I’ve previously posted about the virtues of using the aviation guard band rescue frequency of 121.5 MHz VHF, Non-Ham Radio Options for Being Rescued.
While I mentioned 406 MHz in passing, it turns out there have been important developments in recent years. The 121.5 channel is no longer monitored by satellite because of false alarms caused by inadvertent activations and interfering signals from a number of consumer appliances. So if you’re stranded somewhere without overhead air traffic and can’t move far, you can look forward to facing your final destiny.
The 406 MHz personal locator beacons are monitored these days, as described in this top viewed video (embedded below) while searching YouTube for the term “PLB.”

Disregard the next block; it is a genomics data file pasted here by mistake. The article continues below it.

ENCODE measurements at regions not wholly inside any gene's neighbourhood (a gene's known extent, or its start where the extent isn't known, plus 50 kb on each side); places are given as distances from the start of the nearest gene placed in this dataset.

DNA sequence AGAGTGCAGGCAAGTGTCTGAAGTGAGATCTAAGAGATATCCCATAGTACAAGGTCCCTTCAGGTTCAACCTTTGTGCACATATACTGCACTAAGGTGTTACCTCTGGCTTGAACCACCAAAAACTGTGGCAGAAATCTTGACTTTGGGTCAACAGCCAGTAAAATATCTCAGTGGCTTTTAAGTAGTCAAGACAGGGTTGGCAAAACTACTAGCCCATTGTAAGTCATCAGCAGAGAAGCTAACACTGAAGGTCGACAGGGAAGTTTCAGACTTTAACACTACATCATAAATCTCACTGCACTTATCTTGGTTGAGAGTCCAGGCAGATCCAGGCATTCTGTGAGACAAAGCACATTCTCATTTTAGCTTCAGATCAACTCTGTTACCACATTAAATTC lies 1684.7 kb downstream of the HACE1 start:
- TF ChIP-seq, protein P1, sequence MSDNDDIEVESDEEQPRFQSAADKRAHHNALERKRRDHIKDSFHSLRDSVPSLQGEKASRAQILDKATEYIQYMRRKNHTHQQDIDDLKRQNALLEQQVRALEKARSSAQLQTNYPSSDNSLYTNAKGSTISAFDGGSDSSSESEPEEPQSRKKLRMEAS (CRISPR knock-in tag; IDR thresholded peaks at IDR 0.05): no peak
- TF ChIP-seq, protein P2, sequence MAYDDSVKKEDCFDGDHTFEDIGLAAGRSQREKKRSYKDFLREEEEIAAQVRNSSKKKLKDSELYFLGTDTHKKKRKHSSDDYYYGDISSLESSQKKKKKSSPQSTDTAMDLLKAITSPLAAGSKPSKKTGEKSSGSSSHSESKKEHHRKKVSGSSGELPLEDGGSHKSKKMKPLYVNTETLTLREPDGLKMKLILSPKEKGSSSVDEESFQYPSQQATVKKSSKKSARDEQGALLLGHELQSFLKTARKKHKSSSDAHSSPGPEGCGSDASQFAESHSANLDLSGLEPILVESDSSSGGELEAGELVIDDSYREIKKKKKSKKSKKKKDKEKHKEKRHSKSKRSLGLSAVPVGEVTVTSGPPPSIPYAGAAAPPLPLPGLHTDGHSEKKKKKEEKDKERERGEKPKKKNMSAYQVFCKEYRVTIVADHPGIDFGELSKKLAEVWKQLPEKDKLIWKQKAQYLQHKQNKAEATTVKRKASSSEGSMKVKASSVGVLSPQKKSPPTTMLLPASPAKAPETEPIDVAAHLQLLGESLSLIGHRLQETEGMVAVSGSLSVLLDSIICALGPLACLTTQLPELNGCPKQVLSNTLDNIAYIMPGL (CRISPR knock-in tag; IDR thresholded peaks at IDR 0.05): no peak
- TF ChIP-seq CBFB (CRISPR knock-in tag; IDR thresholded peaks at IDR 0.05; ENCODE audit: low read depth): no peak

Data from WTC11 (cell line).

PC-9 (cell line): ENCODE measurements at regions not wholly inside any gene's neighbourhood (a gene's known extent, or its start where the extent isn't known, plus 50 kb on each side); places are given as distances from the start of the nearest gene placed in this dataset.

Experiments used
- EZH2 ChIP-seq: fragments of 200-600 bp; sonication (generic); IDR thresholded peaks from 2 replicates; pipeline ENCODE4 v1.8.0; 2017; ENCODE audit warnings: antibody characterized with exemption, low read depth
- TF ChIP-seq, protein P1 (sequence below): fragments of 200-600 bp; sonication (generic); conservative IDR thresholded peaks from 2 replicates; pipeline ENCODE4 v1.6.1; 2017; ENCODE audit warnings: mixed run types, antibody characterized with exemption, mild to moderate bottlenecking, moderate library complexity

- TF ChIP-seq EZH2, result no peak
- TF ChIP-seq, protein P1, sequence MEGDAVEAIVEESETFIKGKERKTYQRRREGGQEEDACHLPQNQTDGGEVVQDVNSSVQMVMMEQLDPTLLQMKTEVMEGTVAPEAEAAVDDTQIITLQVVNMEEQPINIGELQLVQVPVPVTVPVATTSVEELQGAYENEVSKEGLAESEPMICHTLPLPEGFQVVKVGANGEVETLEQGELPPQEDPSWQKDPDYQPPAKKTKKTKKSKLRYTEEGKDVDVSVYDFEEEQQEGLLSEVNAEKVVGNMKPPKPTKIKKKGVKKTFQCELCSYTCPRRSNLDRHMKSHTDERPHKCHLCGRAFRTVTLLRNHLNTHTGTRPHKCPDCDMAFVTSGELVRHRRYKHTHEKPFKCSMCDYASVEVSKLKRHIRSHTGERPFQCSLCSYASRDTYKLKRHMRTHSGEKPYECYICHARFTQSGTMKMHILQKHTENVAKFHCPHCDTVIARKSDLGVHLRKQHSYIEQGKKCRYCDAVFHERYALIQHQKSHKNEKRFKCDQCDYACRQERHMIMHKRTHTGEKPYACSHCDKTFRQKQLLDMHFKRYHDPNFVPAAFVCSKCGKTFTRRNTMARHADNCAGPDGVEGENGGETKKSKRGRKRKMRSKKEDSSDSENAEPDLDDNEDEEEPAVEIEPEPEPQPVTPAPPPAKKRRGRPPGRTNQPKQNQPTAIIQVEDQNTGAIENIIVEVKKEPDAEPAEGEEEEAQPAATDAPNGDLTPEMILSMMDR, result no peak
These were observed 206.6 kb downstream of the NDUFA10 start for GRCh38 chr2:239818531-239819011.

Signal mirrors during the day are great (the right ones are, if used properly), but they don’t work very well at night. Maybe during the full moon? Probably not. It seems that there are legal laser rescue flares that create a vertical line instead of a blinding dot for search and rescue pilots to see at night or even during the day.
All this information is demonstrated with excellent advice that reminds me of the first rule of gunfighting, “Have a gun.” In a safe or drawer somewhere isn’t going to help much if you’re suddenly confronted by an attacker. Similarly, in the context of a plane forced landing, the laser flare, mirror, and PLB won’t do you much good in an inaccessible or destroyed cargo hold. These are items to have on your person.